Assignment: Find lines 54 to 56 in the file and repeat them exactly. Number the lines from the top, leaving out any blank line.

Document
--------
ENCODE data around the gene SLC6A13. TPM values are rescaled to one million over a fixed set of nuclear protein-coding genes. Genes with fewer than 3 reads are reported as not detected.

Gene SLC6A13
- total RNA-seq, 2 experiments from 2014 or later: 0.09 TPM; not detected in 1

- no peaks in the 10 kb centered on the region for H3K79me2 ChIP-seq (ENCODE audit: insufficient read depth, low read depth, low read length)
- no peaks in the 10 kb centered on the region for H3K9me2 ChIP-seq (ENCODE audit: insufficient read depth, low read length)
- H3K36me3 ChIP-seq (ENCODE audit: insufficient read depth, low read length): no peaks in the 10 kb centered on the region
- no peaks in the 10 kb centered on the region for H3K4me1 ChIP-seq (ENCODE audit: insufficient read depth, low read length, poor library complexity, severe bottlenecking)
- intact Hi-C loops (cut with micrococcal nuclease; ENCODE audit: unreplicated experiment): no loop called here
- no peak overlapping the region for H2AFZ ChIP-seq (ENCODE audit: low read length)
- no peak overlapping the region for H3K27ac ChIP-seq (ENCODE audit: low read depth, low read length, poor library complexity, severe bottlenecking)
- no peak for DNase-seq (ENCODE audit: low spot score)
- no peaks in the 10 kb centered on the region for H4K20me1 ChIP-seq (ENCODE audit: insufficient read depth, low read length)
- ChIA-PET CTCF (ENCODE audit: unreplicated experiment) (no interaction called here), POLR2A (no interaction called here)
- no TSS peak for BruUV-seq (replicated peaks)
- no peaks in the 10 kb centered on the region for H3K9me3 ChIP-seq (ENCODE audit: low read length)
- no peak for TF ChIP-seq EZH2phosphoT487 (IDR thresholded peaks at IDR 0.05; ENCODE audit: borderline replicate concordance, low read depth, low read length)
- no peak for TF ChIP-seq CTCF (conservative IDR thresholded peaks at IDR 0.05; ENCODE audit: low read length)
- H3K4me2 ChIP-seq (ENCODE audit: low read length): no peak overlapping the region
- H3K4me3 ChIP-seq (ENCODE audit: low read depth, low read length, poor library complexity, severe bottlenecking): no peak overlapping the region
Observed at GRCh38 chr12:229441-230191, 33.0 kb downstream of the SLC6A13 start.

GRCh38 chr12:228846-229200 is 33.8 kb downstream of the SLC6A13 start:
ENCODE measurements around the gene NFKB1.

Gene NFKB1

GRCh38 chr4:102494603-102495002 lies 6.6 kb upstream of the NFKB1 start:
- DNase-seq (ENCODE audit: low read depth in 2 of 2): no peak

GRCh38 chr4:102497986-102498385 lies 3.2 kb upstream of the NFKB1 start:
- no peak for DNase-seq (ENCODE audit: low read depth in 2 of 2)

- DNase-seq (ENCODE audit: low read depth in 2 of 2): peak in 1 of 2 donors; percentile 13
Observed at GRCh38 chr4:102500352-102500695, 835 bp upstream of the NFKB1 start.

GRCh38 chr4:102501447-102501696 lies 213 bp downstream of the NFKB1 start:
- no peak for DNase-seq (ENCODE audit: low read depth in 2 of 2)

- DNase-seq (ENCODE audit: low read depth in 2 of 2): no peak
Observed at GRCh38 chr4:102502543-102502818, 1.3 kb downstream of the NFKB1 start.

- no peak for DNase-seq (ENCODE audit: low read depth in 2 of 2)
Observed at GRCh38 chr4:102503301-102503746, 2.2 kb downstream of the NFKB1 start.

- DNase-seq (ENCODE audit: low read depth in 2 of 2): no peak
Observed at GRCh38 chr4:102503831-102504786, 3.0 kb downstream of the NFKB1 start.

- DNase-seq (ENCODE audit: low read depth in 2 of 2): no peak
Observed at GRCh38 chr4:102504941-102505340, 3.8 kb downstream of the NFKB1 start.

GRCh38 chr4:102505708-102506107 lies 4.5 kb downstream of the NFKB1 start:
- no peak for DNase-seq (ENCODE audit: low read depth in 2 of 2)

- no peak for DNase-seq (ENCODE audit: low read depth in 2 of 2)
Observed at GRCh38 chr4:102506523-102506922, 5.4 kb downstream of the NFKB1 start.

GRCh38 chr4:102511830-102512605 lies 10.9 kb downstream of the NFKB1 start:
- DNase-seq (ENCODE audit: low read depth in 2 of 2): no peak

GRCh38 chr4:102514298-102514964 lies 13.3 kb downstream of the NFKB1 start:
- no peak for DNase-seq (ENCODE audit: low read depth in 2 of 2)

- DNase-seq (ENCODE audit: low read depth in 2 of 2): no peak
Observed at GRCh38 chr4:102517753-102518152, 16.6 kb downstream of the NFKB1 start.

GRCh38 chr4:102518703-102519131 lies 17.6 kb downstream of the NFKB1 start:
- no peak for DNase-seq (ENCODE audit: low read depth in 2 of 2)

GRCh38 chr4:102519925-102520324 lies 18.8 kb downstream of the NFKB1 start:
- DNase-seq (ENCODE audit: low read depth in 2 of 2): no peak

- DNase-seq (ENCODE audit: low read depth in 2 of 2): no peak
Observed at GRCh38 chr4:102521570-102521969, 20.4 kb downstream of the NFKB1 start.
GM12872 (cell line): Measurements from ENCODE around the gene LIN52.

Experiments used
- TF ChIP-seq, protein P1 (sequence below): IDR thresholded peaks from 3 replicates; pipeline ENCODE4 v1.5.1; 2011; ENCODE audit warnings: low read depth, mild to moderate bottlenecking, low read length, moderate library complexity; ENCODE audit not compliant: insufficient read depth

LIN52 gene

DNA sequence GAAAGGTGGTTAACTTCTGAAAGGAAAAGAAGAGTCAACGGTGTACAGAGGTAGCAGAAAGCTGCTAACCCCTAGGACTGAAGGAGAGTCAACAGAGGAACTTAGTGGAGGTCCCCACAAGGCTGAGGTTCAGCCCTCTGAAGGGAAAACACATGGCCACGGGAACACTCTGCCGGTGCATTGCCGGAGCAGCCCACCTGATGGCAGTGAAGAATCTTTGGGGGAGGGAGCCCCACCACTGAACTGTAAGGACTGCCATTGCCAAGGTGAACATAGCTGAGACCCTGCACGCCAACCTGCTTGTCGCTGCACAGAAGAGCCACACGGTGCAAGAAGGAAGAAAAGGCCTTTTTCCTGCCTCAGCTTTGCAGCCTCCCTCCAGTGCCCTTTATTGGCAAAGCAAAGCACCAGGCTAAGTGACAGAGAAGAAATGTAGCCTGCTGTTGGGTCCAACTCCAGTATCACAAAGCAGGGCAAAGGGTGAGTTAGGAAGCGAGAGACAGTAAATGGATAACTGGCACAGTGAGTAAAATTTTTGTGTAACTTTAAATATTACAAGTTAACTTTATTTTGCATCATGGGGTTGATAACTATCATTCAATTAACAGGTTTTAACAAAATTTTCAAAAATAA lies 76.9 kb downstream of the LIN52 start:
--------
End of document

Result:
- DNase-seq (ENCODE audit: low read depth in 2 of 2): no peak
Observed at GRCh38 chr4:102521570-102521969, 20.4 kb downstream of the NFKB1 start.
GM12872 (cell line): Measurements from ENCODE around the gene LIN52.